Maine sees spike in younger golfers: ‘It’s really not a high-class sport anymore’


Children watch the flight of the ball after a putt by Arnav Thakker, third from right, during a youth golf program at Val Halla Golf and Recreation in Cumberland. Ben McCanna / Personal Photographer

Declan Frueh gathered up some old clubs, gathered up some friends, and headed to the golf course. When the group arrived at the Riverside Golf Course in Portland, they went upstairs to pay for their game.

Frueh paid $30. His friends paid $5.

“I’m like, ‘What’s going on? “Said Frueh, 17, who will be a senior this fall at Falmouth High. “I was like, ‘You’re lying. Can’t play nine holes… for five dollars.’ »

Frueh’s friends were members of Youth on Course, a national nonprofit program that allows junior players to play golf for just $5 a round. Motivated by the experience, Frueh signed up himself.

“It’s 100 per cent (which made me play). In the 2021 season, I’ve played golf three times. … I’d say I’ve been there about 15 times already this year, Frueh said, “It’s a great resource. … If you can use a set of used clubs and you’ve got $5 worth of golf, it’s really not a high-class sport anymore.”

In just two years, the program has attracted more than 800 golfers to Maine between the ages of 6 and 18. Players pay an annual fee of $10 to $30, depending on the course, to enjoy $5 rounds up to 18 holes. . They must bring their own clubs.

Maine Golf — formerly the Maine State Golf Association — has raced to get more kids from kindergarten through high school playing golf in hopes of sparking a lifelong interest in the sport. Maine, like many other states, has seen several golf courses have closed in the past five years or else because of the decrease in membership.

“Historically, junior golf started when kids entered college,” said Brian Bickford, Maine Golf’s executive director. All other sports start when children are 5 or 6 years old. So we have to start when they are 5 and 6 years old.

Max Metivier, center, 9, from Falmouth swings on the driving range alongside other campers as part of a youth golf program at Val Halla Golf and Recreation in Cumberland. Ben McCanna / Personal Photographer

Maine began offering the Youth on Course program in 2021. Membership in the state has grown from 600 last year to 850 this season, Bickford said, and the number of courses offering Youth on Course discounts has grown from 16 to 22 over the past year.

Maine Golf, with the help of the national organization, subsidizes the difference between a course’s regular junior green fee and the $5 fee the course charges Youth on Course members. Typically, fees for juniors can go up to $40 for nine holes.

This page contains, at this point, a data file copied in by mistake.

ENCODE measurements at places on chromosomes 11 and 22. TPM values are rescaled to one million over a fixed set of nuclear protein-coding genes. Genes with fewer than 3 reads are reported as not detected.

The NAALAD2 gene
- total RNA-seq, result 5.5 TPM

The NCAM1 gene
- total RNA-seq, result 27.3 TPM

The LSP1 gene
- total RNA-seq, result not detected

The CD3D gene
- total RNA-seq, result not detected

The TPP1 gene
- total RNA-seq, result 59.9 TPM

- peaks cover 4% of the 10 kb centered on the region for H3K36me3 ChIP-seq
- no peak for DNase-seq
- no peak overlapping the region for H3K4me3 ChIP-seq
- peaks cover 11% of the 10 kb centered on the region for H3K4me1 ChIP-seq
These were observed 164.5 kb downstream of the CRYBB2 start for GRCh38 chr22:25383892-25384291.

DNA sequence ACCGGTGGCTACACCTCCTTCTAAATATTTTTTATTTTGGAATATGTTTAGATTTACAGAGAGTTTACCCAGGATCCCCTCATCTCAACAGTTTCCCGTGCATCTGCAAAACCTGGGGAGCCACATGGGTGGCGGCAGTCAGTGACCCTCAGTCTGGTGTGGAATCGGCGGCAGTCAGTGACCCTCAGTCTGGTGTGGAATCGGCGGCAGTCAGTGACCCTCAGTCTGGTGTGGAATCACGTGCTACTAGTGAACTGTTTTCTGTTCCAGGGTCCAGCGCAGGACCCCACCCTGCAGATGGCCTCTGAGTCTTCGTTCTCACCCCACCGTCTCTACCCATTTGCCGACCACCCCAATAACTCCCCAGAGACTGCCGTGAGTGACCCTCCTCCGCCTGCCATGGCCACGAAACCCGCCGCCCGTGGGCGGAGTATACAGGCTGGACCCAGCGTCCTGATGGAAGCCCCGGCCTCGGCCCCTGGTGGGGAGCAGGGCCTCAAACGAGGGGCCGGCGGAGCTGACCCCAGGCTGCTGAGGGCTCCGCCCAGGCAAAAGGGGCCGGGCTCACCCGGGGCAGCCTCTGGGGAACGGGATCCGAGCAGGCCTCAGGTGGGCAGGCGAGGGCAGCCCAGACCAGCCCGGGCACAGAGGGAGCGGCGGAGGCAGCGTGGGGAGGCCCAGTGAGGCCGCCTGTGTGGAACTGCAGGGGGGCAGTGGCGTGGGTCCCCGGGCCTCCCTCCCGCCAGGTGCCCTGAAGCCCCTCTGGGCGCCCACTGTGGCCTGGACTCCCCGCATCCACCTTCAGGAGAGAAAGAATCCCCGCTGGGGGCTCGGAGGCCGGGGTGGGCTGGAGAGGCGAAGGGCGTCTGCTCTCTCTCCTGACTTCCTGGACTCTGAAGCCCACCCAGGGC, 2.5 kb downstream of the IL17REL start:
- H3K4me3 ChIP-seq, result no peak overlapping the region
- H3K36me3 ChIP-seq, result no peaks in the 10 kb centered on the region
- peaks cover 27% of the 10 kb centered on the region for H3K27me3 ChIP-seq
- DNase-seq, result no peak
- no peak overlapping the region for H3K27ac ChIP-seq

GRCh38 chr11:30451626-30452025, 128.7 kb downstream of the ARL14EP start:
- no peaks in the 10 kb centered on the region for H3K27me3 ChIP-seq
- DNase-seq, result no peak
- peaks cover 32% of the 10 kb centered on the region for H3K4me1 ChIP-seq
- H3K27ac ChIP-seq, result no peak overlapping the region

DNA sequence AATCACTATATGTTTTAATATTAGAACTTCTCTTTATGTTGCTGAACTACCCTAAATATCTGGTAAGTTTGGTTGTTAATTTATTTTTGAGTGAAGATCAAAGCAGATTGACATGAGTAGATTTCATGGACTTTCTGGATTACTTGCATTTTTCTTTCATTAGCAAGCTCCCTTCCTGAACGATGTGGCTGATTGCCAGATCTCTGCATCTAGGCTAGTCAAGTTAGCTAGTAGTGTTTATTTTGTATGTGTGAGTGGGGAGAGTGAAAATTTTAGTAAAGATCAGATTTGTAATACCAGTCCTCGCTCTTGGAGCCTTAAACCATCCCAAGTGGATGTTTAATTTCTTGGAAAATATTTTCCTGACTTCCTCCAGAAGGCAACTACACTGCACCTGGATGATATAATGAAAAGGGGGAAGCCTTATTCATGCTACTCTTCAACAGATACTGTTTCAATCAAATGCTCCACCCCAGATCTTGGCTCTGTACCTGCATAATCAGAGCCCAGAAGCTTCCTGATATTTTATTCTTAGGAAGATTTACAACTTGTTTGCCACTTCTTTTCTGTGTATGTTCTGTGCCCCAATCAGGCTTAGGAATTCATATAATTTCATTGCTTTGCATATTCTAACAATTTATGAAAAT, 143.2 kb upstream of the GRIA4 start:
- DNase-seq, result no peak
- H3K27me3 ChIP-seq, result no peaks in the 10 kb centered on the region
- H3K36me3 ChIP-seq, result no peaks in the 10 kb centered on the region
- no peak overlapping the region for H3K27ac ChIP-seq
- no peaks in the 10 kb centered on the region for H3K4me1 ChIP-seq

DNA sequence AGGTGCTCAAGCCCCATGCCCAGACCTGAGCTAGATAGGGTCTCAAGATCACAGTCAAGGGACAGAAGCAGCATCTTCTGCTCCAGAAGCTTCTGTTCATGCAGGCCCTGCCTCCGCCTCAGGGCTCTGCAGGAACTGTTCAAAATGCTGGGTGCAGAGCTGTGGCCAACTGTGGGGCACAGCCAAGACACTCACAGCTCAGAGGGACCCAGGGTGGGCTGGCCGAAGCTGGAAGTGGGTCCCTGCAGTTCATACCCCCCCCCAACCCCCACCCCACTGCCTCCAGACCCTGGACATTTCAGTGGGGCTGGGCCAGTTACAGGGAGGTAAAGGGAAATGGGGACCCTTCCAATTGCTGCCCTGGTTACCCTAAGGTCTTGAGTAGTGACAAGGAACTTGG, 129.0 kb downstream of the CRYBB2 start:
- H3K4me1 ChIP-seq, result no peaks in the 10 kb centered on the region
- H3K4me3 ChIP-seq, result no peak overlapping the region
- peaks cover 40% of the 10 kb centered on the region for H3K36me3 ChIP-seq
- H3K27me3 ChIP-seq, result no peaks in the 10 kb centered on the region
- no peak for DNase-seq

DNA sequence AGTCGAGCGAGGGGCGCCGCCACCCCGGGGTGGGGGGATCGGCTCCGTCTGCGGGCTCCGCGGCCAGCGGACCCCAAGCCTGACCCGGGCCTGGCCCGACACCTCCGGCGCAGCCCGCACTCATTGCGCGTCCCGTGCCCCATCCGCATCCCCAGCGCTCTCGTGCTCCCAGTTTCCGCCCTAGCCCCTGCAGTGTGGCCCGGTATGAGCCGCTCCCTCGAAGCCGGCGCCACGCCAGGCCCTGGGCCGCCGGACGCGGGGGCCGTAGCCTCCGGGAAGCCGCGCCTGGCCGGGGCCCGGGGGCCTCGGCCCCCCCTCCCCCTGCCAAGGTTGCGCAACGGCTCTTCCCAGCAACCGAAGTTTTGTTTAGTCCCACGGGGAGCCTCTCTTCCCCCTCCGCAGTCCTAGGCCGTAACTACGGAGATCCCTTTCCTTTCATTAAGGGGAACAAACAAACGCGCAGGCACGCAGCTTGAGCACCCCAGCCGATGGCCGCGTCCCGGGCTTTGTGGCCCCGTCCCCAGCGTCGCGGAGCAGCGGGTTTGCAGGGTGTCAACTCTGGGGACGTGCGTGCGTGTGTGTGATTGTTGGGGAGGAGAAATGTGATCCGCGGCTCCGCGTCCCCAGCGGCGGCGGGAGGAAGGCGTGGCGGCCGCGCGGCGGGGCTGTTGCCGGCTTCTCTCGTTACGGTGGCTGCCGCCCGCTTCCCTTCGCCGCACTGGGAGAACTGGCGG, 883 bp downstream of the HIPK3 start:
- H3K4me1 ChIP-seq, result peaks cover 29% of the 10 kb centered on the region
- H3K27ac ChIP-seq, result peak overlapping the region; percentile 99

Youth on Course is just one of the ways Maine Golf is trying to grow the sport at the junior level.

The organization took over the old Freeport Country Club in April and renamed it Maine Golf Center, with the goal of making it a base for youth play and instruction. The center runs junior golf programs on Sundays, as well as Youth on Course during the week.

“We look forward to the future,” said AJ Simokaitis, Maine Golf Center manager and golf coach at Falmouth High. “Being an older state, older demographic, we really need to lean on the youngsters and hook them early so that we have lifelong golfers.”

Bickford said Maine Golf’s mission is to give children the opportunity to play at all ages and at every stage of their development.

Maceo Nteta of Northampton, Massachusetts putts on a practice green during a youth golf program at Val Halla Golf and Recreation in Cumberland. Ben McCanna / Personal Photographer

“If you start very young, that’s great, but it takes 10 years for them to graduate. And if you just run a high school league, then you only get kids who are already in the game,” he said. “It’s about making sure you have 6 to 18-year-old contacts. … It’s about keeping the kids engaged, so when the time is right, they choose golf.”

Maine’s youth golf boom was mirrored across the country. Adam Heieck, CEO of Youth on Course, which has been with the organization since its beginnings in 2006, said the program had 70,000 members at the start of 2020. Today, the number is at just under 135,000. and the number of affiliated courses has increased. from 1,200 to 1,830 in two years.

Heieck said the program has brought golf to families of all economic backgrounds nationwide.

“From a revenue perspective, I would say definitely,” he said. “We didn’t see a direct correlation in terms of race or gender. But in terms of family income, we serve tens of tens of thousands of low-income families, that’s for sure.

Heieck said he was impressed with the growth in Maine, which has seen 1,598 Youth on Course golf games played in the state, up from 692 at the same time last year.

“We’re scratching the surface,” Heieck said. “We’re just getting started.”


Youth golf has received its biggest boost from the pandemic. The arrival of COVID has forced many recreational outlets to close, allowing golf to bring in new players – and, as a result, more kids.